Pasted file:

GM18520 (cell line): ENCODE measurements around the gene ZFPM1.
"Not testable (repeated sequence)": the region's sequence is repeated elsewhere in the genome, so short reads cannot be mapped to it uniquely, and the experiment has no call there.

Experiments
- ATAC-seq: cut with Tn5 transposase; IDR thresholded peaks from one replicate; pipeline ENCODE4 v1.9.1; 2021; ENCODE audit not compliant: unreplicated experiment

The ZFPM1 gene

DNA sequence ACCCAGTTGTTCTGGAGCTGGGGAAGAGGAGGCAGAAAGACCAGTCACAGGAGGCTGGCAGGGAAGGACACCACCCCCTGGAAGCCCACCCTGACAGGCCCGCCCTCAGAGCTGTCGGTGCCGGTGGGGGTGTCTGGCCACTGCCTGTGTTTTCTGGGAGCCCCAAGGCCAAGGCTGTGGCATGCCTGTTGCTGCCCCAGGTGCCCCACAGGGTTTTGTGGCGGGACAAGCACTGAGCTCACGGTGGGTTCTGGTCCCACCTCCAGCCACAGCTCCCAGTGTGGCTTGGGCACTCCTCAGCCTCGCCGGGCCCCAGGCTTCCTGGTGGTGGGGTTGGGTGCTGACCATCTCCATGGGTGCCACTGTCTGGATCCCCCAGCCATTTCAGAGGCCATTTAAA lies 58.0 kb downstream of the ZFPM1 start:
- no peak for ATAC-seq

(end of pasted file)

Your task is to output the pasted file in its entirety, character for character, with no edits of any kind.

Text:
GM18520 (cell line): ENCODE measurements around the gene ZFPM1.
"Not testable (repeated sequence)": the region's sequence is repeated elsewhere in the genome, so short reads cannot be mapped to it uniquely, and the experiment has no call there.

Experiments
- ATAC-seq: cut with Tn5 transposase; IDR thresholded peaks from one replicate; pipeline ENCODE4 v1.9.1; 2021; ENCODE audit not compliant: unreplicated experiment

The ZFPM1 gene

DNA sequence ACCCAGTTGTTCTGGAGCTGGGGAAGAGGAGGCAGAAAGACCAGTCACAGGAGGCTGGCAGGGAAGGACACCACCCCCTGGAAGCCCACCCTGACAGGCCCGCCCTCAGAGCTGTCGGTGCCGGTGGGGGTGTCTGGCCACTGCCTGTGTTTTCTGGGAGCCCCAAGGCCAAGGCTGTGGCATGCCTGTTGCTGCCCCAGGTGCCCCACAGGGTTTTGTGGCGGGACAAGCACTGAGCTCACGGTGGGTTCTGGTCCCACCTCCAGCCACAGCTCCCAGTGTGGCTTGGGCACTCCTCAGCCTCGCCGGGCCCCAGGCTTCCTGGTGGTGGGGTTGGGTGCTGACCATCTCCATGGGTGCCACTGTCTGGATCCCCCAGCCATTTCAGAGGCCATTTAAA lies 58.0 kb downstream of the ZFPM1 start:
- no peak for ATAC-seq